I have been using CloudFormation since I started using AWS in 2014. It helped me to get an overview of all the different services on AWS. I also like the declarative style to define your infrastructure and let CloudFormation do all the work. Coming from a DataCenter where you had to write tickets to get changes done, this was pure magic! Now, AWS published the beta of an important addition to CloudFormation: the Cloud Development Kit, aka CDK.

What’s the big deal about CDK?

All the best practices and learnings how to write good CloudFormation templates can now easily be shared within your company or the community! At the same time, you also benefit from others.

For example, think about DynamoDB. Should be easy to set it up in CloudFormation, right? Just some lines in your template. But wait. When you’re in production, you realize that you’ve to setup auto-scaling, you need regular backups and most important, alarms for all relevant metrics. This can amount to several hundred lines.

And think ahead: Maybe you’ve to create another application that also needs a DynamoDB. Do you copy&paste all the yaml code? What happens later, when you find some bug? Do you apply the fix to both code bases?

With CDK, you’re able to write a “Construct” for your best practice DynamoDB and share it as npm package in your company or even the whole community!

What is CDK?

Let’s get one step back and see how CDK looks like. Compared to the declarative approach with YAML (or JSON), CDK allows you to declare your infrastructure imperatively. The main language is TypeScript, but several other languages will also be supported.

Be aware, that only TypeScript constructs can be used from any language. Non-TypeScript constructs can be used from within the same language, but not anywhere else.

This is how the hello world example from the docs looks like:

import cdk = require('@aws-cdk/cdk');
import s3 = require('@aws-cdk/aws-s3');

class MyStack extends cdk.Stack {
    constructor(parent: cdk.App, id: string, props?: cdk.StackProps) {
        super(parent, id, props);

        new s3.Bucket(this, 'MyFirstBucket', {
            versioned: true

class MyApp extends cdk.App {
    constructor(argv: string[]) {

        new MyStack(this, 'hello-cdk');

process.stdout.write(new MyApp(process.argv).run());

CDK comes with two templates, an App and a Lib.
Apps are the root constructs and can be used directly by the CDK-Cli to render and deploy the CloudFormation template.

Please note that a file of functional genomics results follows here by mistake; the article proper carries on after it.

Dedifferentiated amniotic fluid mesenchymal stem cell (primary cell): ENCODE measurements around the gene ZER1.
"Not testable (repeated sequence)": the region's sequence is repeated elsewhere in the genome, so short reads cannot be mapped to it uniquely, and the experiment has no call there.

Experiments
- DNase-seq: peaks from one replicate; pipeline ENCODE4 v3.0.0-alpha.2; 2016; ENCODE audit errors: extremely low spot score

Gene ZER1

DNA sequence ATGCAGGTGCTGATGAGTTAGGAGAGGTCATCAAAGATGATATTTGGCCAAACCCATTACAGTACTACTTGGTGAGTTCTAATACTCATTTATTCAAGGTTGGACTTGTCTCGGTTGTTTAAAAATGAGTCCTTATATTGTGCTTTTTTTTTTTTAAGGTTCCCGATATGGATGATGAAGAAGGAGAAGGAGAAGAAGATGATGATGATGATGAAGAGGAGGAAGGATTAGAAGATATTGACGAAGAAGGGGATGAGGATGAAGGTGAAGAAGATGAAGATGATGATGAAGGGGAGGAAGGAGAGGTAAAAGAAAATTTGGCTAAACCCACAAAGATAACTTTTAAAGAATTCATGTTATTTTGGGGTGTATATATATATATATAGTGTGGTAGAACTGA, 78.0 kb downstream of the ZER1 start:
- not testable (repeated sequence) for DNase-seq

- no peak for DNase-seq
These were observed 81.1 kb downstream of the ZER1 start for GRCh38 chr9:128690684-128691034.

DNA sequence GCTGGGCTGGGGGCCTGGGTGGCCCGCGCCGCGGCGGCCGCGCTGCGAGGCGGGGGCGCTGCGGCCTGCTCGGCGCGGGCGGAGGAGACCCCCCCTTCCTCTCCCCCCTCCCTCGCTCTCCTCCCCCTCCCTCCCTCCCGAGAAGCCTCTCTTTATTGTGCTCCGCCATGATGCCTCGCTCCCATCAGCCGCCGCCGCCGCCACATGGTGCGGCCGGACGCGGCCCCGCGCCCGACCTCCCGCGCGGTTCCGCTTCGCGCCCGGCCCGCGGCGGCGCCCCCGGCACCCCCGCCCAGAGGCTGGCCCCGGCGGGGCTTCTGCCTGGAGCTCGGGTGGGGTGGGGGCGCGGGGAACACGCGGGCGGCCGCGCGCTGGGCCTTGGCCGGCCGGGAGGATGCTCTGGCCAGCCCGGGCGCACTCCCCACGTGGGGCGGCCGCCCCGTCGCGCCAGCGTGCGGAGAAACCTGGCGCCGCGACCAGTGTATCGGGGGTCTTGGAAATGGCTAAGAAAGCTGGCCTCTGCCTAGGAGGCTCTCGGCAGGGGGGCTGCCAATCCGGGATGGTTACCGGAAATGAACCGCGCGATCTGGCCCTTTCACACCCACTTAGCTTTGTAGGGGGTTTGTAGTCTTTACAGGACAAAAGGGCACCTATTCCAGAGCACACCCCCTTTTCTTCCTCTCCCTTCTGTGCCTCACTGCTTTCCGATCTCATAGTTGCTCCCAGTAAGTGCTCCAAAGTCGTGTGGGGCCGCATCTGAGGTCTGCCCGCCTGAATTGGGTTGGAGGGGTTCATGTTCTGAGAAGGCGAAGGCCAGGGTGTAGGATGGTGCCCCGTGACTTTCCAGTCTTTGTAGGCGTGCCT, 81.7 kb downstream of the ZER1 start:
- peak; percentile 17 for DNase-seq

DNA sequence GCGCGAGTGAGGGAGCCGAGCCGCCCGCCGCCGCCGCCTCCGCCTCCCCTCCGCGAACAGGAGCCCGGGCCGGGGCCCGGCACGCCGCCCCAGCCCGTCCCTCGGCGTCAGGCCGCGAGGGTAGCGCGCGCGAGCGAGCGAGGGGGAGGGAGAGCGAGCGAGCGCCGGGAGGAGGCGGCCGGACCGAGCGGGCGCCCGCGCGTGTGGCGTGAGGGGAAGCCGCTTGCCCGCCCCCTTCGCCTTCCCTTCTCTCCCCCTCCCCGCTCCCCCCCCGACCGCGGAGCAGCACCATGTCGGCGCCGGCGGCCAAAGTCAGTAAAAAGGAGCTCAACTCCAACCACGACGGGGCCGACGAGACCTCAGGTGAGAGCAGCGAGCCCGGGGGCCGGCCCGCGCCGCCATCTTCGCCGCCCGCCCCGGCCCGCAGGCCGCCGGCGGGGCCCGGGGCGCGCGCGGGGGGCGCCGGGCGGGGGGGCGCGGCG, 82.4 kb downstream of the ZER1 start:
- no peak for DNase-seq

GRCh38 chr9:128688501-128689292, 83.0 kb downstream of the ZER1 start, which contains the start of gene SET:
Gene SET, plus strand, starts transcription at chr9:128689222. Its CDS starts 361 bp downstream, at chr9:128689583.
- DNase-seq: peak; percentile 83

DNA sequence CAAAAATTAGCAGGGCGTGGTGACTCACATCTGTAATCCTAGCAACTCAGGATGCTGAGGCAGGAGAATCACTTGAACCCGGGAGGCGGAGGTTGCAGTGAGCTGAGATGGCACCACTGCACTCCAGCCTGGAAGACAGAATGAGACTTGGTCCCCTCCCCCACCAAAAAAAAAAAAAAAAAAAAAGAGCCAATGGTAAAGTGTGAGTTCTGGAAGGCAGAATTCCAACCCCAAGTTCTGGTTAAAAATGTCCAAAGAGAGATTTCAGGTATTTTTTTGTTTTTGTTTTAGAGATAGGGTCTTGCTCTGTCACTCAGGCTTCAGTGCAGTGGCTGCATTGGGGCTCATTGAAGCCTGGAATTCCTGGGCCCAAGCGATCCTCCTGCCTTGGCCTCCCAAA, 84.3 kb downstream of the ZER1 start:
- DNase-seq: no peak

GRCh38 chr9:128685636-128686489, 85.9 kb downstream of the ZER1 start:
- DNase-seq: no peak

Apps consist of one or more Stacks which are deployable units and contains information about the region and account. It’s possible to have an App which deploys different Stacks to multiple regions at the same time.
Part of Stacks are Constructs that are representations of AWS resources like a DynamoDB table or a Lambda function.

CDK Objects

A Lib is a Construct which typically encapsulates further Constructs. With that, higher class Constructs can be build and also reused. As the Construct is just TypeScript (or any other supported language), a package can be built and shared by any package manager.


As CDK is all about Constructs it’s important to understand them. It’s a hierarchal structure called construct tree. You can think of Constructs in three different level:

Level 1: CloudFormation Resource
This is a one-to-one mapping of existing resources and will be auto-generated. It’s the same as the resources you use currently in YAML. Ideally, you won’t have to deal with these Constructs directly.

Level 2: AWS Construct Library
These Constructs are on an AWS Service level. They’re opinionated, well-architected and handwritten by AWS. They come with proper defaults and should make it easy to create AWS Services without worrying too much about the details.

As an example, this is how to create a complete VPC with private and public subnets in all available AZs:

import ec2 = require('@aws-cdk/aws-ec2');

const vpc = new ec2.VpcNetwork(this, 'VPC');

The AWS Construct Library has some nice concepts about least privilege IAM policies, event-driven API, security groups, and metrics.

For example, IAM policies are automatically created based on your intent. When a Lambda subscribes to an SNS Topic, a policy is created which allows the topic to invoke the lambda function. AWS Services which offer CloudWatch metric have functions like metricXxx() and return metric objects that can easily be used to create alarms.

new Alarm(this, 'Alarm', {
    metric: fn.metricErrors(),
    threshold: 100,
    evaluationPeriods: 2,

More information can be found here

Level 3: Your awesome stuff
And here it becomes interesting. As mentioned above, Constructs are hierarchical and they can be higher level abstractions based on other Constructs. As an example, On Level 3 you can write your own ECS Cluster Construct which contains automatic node draining, auto-scaling, and all proper alarms. Or you write a Construct for all necessary alarms an RDS database should monitor.


It’s good that AWS went public in an early stage. The docs have already a good quality, but not everything is covered yet. Not all AWS services have already their Level 2 Construct Library but only the pure CloudFormation Constructs (Level 1).
It’s also a bit weird (especially, when you’re not used to TypeScript/JavaScript) to compile TypeScript into JavaScript and then use the cdk cli to deploy instead of the single statement aws cloudformation deploy. But I hope there will be some improvements as well.

In general, I think this is a huge step forward, as it allows us finally, to re-use the CloudFormation code and share it with others. This will allow people to work on awesome features and spend less time on writing “boring” CloudFormation code.